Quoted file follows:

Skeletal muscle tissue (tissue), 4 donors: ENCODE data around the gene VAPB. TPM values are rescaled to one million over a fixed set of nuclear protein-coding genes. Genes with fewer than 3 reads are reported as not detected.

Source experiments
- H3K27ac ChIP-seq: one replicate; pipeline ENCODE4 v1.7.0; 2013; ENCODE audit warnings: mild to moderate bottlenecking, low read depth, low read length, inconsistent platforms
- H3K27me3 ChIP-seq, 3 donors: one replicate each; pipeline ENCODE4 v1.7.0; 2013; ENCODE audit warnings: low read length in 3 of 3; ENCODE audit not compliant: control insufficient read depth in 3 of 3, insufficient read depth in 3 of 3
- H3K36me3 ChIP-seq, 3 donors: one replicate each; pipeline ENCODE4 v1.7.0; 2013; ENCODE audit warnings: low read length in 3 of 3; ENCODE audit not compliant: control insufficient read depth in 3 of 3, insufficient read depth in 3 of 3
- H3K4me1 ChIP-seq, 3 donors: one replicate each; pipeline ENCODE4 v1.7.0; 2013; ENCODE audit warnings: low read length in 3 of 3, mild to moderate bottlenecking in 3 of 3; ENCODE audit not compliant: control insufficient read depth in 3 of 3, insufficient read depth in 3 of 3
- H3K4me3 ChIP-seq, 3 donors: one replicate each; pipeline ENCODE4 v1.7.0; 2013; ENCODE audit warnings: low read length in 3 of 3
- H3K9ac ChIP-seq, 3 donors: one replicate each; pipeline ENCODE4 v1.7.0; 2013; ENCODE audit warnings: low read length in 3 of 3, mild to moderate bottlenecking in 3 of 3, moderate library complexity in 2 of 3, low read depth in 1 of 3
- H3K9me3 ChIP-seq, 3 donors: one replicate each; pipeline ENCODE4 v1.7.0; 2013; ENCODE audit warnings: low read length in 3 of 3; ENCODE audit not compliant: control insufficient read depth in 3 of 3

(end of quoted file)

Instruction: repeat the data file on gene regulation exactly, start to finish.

Skeletal muscle tissue (tissue), 4 donors: ENCODE data around the gene VAPB. TPM values are rescaled to one million over a fixed set of nuclear protein-coding genes. Genes with fewer than 3 reads are reported as not detected.

Source experiments
- H3K27ac ChIP-seq: one replicate; pipeline ENCODE4 v1.7.0; 2013; ENCODE audit warnings: mild to moderate bottlenecking, low read depth, low read length, inconsistent platforms
- H3K27me3 ChIP-seq, 3 donors: one replicate each; pipeline ENCODE4 v1.7.0; 2013; ENCODE audit warnings: low read length in 3 of 3; ENCODE audit not compliant: control insufficient read depth in 3 of 3, insufficient read depth in 3 of 3
- H3K36me3 ChIP-seq, 3 donors: one replicate each; pipeline ENCODE4 v1.7.0; 2013; ENCODE audit warnings: low read length in 3 of 3; ENCODE audit not compliant: control insufficient read depth in 3 of 3, insufficient read depth in 3 of 3
- H3K4me1 ChIP-seq, 3 donors: one replicate each; pipeline ENCODE4 v1.7.0; 2013; ENCODE audit warnings: low read length in 3 of 3, mild to moderate bottlenecking in 3 of 3; ENCODE audit not compliant: control insufficient read depth in 3 of 3, insufficient read depth in 3 of 3
- H3K4me3 ChIP-seq, 3 donors: one replicate each; pipeline ENCODE4 v1.7.0; 2013; ENCODE audit warnings: low read length in 3 of 3
- H3K9ac ChIP-seq, 3 donors: one replicate each; pipeline ENCODE4 v1.7.0; 2013; ENCODE audit warnings: low read length in 3 of 3, mild to moderate bottlenecking in 3 of 3, moderate library complexity in 2 of 3, low read depth in 1 of 3
- H3K9me3 ChIP-seq, 3 donors: one replicate each; pipeline ENCODE4 v1.7.0; 2013; ENCODE audit warnings: low read length in 3 of 3; ENCODE audit not compliant: control insufficient read depth in 3 of 3